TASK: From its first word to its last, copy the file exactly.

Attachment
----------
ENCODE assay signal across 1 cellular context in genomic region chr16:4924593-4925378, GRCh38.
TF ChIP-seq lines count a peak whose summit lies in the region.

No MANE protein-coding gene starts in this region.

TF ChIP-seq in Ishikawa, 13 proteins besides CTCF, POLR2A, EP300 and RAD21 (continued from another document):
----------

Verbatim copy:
ENCODE assay signal across 1 cellular context in genomic region chr16:4924593-4925378, GRCh38.
TF ChIP-seq lines count a peak whose summit lies in the region.

No MANE protein-coding gene starts in this region.

TF ChIP-seq in Ishikawa, 13 proteins besides CTCF, POLR2A, EP300 and RAD21 (continued from another document):